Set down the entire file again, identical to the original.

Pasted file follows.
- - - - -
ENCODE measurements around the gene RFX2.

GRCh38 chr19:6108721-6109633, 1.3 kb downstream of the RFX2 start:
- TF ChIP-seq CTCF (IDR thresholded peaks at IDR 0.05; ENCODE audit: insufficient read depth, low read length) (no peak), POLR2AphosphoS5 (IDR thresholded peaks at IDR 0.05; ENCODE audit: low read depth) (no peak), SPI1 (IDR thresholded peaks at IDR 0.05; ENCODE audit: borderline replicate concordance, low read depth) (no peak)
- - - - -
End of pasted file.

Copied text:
ENCODE measurements around the gene RFX2.

GRCh38 chr19:6108721-6109633, 1.3 kb downstream of the RFX2 start:
- TF ChIP-seq CTCF (IDR thresholded peaks at IDR 0.05; ENCODE audit: insufficient read depth, low read length) (no peak), POLR2AphosphoS5 (IDR thresholded peaks at IDR 0.05; ENCODE audit: low read depth) (no peak), SPI1 (IDR thresholded peaks at IDR 0.05; ENCODE audit: borderline replicate concordance, low read depth) (no peak)